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Supreme Court makes it easier to fight deportation

WASHINGTON — The Supreme Court made it easier Wednesday for immigrants seeking to avoid deportation to get another chance at a court hearing.

The decision came in the case of Jean Marc Nken, who came to the United States in 2001 and did not leave when his visa expired.

Nken has since applied for asylum, married a U.S. citizen and had a child, who also is an American. But immigration authorities and federal courts have repeatedly rejected asylum claims, which include the prospect of persecution if he is sent back to the African nation of Cameroon, where he says he was detained and beaten for participating in anti-government protests.

The federal appeals courts have split on what standard to apply to requests to temporarily block deportation while taking another look at immigration cases. The 4th U.S. Circuit Court of Appeals in Richmond, Va., applied a very tough standard to Nken’s request for a stay and rejected it.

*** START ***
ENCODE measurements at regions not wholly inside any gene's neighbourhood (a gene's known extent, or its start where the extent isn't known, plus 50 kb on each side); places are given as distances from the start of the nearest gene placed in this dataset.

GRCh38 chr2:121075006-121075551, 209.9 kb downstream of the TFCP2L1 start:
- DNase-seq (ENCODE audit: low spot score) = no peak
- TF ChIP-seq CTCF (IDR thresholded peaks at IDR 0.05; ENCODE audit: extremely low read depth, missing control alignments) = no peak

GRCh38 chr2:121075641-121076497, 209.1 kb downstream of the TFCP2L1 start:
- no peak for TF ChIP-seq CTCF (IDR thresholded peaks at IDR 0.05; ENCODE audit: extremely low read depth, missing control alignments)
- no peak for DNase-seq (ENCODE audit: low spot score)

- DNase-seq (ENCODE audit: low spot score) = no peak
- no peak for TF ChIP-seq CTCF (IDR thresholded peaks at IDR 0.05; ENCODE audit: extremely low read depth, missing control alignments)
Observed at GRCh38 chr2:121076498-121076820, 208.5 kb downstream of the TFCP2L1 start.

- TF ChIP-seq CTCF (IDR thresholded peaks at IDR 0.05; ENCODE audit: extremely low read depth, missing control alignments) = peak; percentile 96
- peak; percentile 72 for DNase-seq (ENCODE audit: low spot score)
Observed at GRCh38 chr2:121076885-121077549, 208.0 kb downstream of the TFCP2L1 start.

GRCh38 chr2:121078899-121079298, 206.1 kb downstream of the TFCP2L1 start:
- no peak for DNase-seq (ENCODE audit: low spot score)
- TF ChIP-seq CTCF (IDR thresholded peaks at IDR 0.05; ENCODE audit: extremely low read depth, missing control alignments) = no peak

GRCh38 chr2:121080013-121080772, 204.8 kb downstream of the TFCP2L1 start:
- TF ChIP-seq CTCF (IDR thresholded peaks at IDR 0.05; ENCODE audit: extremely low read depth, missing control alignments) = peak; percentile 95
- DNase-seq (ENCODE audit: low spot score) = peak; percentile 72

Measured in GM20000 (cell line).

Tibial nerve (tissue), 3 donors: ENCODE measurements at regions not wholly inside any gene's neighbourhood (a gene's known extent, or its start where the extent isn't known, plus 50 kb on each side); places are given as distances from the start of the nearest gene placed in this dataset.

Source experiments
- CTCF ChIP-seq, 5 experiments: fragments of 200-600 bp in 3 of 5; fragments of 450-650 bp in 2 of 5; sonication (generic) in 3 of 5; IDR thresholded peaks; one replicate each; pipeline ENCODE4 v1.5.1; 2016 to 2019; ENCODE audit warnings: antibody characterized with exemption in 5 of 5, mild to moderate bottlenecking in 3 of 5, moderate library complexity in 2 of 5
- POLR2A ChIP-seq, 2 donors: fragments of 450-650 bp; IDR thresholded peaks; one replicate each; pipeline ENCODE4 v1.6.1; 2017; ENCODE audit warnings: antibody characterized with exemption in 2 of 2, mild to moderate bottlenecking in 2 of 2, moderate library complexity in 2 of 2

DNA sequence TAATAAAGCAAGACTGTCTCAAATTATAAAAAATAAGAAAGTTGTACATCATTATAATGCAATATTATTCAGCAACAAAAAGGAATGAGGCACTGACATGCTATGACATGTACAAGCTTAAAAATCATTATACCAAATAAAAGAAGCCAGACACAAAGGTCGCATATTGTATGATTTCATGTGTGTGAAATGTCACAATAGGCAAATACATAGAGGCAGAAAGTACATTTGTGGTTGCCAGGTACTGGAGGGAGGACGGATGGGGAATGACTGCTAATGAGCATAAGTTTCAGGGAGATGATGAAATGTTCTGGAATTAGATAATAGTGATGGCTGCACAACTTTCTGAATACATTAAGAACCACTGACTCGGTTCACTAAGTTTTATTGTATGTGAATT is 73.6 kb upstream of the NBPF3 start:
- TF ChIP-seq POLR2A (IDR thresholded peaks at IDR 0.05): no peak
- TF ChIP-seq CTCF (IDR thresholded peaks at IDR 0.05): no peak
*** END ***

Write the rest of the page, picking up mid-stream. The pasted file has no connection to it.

But Chief Justice John Roberts, writing the 7-2 decision, overturned the appeals court and sent it back for reconsideration, saying courts should use a less stringent standard. “The whole idea is to hold the matter under review in abeyance because the appellate court lacks sufficient time to decide the merits,” Roberts said.

But justices warned the courts not to start routinely offering stays in deportation cases.

“The alien must show both irreparable injury and a likelihood of success on the merits, in addition to establishing that the interest of the parties and the public weigh in his or her favor,” Justice Anthony Kennedy said.

And the threat of deportation isn’t enough to show irreparable injury, Roberts said. “Aliens who are removed may continue to pursue their petitions for review, and those who prevail can be afforded effective relief by facilitation of their return,” Roberts said.

Justices Samuel Alito and Clarence Thomas dissented.

The case is Nken v. Holder, 08-681.

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